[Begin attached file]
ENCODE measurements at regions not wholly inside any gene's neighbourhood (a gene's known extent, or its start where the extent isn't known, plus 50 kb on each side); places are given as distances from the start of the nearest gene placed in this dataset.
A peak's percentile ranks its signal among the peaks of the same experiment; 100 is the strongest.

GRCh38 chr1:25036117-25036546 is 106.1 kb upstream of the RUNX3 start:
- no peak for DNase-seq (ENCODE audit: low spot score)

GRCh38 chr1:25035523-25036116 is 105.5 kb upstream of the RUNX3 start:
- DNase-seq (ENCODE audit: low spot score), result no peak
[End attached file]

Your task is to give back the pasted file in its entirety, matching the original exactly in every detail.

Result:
ENCODE measurements at regions not wholly inside any gene's neighbourhood (a gene's known extent, or its start where the extent isn't known, plus 50 kb on each side); places are given as distances from the start of the nearest gene placed in this dataset.
A peak's percentile ranks its signal among the peaks of the same experiment; 100 is the strongest.

GRCh38 chr1:25036117-25036546 is 106.1 kb upstream of the RUNX3 start:
- no peak for DNase-seq (ENCODE audit: low spot score)

GRCh38 chr1:25035523-25036116 is 105.5 kb upstream of the RUNX3 start:
- DNase-seq (ENCODE audit: low spot score), result no peak